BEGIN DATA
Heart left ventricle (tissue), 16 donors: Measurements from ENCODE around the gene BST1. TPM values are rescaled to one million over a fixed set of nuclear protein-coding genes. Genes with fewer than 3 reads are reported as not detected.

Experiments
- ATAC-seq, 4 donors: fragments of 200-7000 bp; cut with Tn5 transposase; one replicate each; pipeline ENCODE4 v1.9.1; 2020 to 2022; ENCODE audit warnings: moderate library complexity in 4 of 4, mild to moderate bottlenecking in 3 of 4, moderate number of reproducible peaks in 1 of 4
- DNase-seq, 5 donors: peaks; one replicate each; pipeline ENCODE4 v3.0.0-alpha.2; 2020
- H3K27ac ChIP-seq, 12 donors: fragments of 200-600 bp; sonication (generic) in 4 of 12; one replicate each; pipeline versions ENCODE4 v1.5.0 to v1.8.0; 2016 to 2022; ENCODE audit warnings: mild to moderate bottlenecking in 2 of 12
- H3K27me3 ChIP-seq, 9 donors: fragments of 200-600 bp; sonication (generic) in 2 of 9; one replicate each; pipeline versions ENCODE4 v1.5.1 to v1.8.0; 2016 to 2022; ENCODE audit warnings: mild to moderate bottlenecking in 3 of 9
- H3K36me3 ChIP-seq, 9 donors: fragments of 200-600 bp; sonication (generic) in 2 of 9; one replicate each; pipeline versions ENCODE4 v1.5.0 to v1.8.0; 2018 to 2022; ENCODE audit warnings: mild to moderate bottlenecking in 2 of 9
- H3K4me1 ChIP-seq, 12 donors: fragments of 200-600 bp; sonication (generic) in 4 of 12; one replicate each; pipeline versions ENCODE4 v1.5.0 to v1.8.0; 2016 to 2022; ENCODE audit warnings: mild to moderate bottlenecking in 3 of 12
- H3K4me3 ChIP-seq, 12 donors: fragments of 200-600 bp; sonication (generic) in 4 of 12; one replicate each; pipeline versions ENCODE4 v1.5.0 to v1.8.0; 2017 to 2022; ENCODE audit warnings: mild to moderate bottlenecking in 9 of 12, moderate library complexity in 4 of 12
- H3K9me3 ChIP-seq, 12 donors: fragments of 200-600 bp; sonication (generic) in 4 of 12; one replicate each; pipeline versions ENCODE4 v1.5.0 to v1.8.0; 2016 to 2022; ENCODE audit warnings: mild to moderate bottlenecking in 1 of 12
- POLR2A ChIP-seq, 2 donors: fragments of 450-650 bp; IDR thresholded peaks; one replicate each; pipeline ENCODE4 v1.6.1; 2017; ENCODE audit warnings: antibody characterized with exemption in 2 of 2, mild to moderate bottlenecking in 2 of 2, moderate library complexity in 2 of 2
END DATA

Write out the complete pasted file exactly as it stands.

Heart left ventricle (tissue), 16 donors: Measurements from ENCODE around the gene BST1. TPM values are rescaled to one million over a fixed set of nuclear protein-coding genes. Genes with fewer than 3 reads are reported as not detected.

Experiments
- ATAC-seq, 4 donors: fragments of 200-7000 bp; cut with Tn5 transposase; one replicate each; pipeline ENCODE4 v1.9.1; 2020 to 2022; ENCODE audit warnings: moderate library complexity in 4 of 4, mild to moderate bottlenecking in 3 of 4, moderate number of reproducible peaks in 1 of 4
- DNase-seq, 5 donors: peaks; one replicate each; pipeline ENCODE4 v3.0.0-alpha.2; 2020
- H3K27ac ChIP-seq, 12 donors: fragments of 200-600 bp; sonication (generic) in 4 of 12; one replicate each; pipeline versions ENCODE4 v1.5.0 to v1.8.0; 2016 to 2022; ENCODE audit warnings: mild to moderate bottlenecking in 2 of 12
- H3K27me3 ChIP-seq, 9 donors: fragments of 200-600 bp; sonication (generic) in 2 of 9; one replicate each; pipeline versions ENCODE4 v1.5.1 to v1.8.0; 2016 to 2022; ENCODE audit warnings: mild to moderate bottlenecking in 3 of 9
- H3K36me3 ChIP-seq, 9 donors: fragments of 200-600 bp; sonication (generic) in 2 of 9; one replicate each; pipeline versions ENCODE4 v1.5.0 to v1.8.0; 2018 to 2022; ENCODE audit warnings: mild to moderate bottlenecking in 2 of 9
- H3K4me1 ChIP-seq, 12 donors: fragments of 200-600 bp; sonication (generic) in 4 of 12; one replicate each; pipeline versions ENCODE4 v1.5.0 to v1.8.0; 2016 to 2022; ENCODE audit warnings: mild to moderate bottlenecking in 3 of 12
- H3K4me3 ChIP-seq, 12 donors: fragments of 200-600 bp; sonication (generic) in 4 of 12; one replicate each; pipeline versions ENCODE4 v1.5.0 to v1.8.0; 2017 to 2022; ENCODE audit warnings: mild to moderate bottlenecking in 9 of 12, moderate library complexity in 4 of 12
- H3K9me3 ChIP-seq, 12 donors: fragments of 200-600 bp; sonication (generic) in 4 of 12; one replicate each; pipeline versions ENCODE4 v1.5.0 to v1.8.0; 2016 to 2022; ENCODE audit warnings: mild to moderate bottlenecking in 1 of 12
- POLR2A ChIP-seq, 2 donors: fragments of 450-650 bp; IDR thresholded peaks; one replicate each; pipeline ENCODE4 v1.6.1; 2017; ENCODE audit warnings: antibody characterized with exemption in 2 of 2, mild to moderate bottlenecking in 2 of 2, moderate library complexity in 2 of 2